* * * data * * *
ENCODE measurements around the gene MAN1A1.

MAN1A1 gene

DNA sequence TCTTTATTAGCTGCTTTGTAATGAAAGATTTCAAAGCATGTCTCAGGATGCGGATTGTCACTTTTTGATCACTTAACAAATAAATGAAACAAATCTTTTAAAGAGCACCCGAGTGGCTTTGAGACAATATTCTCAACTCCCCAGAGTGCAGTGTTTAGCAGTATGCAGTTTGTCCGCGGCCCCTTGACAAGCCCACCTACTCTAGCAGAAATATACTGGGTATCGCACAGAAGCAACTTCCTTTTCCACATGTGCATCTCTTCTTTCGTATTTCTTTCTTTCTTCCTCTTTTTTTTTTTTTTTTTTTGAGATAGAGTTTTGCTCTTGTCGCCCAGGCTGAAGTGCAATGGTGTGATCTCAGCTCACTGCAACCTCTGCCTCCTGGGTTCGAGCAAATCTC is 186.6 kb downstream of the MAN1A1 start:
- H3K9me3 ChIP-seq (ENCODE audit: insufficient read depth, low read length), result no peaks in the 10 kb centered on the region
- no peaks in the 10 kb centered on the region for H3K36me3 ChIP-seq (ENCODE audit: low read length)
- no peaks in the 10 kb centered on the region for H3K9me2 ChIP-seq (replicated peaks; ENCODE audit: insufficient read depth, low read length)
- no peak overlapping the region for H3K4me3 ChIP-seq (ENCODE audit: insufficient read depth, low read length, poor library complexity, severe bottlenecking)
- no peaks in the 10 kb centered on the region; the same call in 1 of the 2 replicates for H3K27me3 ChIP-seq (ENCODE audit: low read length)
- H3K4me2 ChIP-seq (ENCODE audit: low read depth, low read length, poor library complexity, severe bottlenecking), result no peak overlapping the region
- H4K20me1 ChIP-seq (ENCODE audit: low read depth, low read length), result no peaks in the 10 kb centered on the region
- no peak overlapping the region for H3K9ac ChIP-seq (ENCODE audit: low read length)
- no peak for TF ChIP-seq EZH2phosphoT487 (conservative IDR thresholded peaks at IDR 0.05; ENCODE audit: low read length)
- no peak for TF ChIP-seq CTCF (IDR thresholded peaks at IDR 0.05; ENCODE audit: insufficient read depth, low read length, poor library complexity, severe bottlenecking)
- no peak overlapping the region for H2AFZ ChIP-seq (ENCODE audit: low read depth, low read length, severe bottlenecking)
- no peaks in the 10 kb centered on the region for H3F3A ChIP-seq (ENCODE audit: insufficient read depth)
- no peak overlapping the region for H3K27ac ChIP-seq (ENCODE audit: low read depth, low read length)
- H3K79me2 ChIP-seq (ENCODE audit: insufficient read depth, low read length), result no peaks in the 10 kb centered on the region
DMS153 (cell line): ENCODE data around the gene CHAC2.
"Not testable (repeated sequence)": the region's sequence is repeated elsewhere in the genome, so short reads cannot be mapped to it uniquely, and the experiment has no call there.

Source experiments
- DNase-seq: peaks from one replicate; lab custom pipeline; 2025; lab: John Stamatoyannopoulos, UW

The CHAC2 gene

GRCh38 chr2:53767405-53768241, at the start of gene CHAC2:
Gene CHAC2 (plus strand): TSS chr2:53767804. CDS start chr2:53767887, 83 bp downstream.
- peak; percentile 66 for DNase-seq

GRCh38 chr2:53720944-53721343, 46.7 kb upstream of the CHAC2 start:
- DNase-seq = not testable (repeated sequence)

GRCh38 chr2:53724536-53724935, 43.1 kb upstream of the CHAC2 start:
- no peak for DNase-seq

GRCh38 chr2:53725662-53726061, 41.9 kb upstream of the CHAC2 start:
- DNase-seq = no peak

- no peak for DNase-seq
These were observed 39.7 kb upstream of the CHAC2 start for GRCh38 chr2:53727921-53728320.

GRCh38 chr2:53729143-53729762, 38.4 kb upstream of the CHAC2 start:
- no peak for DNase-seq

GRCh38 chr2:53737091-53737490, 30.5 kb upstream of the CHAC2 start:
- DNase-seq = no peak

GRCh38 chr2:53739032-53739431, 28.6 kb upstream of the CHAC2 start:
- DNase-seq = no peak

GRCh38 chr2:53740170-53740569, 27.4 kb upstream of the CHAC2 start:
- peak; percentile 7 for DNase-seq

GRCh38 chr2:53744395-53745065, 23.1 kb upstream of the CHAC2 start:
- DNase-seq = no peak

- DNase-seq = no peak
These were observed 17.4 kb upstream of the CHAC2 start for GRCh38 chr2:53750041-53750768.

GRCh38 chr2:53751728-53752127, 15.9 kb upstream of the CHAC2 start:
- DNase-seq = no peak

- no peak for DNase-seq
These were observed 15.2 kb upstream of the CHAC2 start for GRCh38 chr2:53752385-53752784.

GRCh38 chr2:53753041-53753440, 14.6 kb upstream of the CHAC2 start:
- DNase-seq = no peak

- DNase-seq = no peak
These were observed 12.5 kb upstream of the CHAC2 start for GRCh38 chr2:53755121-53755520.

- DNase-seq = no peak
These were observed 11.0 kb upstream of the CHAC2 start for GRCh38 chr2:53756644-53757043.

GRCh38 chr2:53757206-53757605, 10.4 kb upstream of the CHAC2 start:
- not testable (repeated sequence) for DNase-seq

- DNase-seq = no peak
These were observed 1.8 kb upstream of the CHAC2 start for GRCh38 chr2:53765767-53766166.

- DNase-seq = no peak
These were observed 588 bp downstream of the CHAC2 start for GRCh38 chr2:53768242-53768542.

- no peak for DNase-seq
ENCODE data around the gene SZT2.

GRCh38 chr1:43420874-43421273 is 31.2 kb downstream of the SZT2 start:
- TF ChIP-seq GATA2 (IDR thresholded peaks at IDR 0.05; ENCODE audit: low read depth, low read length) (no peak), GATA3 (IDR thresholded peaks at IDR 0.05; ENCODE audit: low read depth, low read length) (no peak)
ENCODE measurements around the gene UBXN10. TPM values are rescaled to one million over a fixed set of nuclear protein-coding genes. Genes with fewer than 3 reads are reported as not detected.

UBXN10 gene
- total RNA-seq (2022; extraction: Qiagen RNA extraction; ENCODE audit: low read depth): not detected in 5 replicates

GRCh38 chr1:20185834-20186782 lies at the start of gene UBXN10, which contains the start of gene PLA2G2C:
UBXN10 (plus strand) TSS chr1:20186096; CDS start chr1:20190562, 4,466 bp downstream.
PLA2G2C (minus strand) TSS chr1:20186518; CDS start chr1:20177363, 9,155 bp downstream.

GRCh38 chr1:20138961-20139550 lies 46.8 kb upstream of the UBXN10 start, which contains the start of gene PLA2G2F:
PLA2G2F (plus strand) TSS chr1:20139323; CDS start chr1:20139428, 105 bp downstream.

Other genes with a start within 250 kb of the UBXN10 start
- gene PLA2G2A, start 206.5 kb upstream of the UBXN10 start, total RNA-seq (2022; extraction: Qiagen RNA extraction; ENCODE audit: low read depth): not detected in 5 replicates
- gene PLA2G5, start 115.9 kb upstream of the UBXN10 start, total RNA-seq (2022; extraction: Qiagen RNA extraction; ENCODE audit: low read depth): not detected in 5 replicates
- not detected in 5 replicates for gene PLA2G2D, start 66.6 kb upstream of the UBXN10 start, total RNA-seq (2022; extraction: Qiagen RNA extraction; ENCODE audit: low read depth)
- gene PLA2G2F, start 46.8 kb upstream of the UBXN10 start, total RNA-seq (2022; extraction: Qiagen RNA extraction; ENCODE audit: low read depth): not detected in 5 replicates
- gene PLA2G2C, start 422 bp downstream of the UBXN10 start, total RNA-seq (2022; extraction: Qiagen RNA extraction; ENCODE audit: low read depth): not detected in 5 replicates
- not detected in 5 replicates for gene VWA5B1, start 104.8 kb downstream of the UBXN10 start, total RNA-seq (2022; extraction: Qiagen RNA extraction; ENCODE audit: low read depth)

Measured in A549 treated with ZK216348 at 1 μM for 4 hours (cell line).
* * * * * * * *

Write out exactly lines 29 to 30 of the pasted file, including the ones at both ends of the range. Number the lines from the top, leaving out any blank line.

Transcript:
- no peak for DNase-seq

GRCh38 chr2:53725662-53726061, 41.9 kb upstream of the CHAC2 start: